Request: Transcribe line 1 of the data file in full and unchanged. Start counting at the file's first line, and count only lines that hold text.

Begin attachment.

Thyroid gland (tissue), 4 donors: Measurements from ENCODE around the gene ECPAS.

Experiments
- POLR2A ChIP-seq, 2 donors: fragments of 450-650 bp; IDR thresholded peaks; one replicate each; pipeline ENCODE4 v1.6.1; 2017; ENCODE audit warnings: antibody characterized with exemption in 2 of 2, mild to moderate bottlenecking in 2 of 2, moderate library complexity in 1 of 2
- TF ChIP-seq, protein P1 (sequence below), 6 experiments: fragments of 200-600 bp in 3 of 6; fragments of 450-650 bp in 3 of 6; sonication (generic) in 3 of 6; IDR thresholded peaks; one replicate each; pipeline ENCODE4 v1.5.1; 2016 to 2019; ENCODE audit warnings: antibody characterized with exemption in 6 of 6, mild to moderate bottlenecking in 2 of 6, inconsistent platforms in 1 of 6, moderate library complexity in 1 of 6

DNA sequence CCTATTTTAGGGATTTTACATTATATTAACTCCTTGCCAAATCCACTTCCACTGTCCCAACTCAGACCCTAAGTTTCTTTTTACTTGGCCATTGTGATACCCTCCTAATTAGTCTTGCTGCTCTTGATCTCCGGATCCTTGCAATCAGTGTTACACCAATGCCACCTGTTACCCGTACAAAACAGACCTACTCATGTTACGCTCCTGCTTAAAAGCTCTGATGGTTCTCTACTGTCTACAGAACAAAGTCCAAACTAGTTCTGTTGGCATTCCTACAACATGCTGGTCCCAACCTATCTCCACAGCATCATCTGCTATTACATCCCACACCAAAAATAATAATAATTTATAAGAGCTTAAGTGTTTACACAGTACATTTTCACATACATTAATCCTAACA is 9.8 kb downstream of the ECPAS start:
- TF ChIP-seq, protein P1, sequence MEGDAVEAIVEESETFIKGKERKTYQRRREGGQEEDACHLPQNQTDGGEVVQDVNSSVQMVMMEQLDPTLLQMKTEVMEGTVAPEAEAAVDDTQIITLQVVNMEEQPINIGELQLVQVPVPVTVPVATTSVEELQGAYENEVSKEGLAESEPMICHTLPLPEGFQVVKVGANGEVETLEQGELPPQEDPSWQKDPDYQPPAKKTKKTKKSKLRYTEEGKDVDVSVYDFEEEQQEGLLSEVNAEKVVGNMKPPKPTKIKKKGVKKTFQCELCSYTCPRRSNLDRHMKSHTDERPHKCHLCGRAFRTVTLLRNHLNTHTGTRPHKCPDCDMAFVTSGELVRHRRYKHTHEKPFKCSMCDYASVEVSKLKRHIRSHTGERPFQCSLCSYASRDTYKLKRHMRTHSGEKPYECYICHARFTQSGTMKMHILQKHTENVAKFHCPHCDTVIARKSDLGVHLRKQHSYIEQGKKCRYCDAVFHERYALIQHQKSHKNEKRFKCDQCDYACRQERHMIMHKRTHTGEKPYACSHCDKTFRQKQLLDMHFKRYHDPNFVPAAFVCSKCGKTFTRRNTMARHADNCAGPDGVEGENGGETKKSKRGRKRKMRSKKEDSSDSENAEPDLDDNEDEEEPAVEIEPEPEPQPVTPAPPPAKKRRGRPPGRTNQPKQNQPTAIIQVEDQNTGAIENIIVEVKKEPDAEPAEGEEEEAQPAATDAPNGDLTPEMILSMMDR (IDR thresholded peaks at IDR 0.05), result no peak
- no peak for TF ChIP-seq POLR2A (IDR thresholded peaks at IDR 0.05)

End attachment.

Thyroid gland (tissue), 4 donors: Measurements from ENCODE around the gene ECPAS.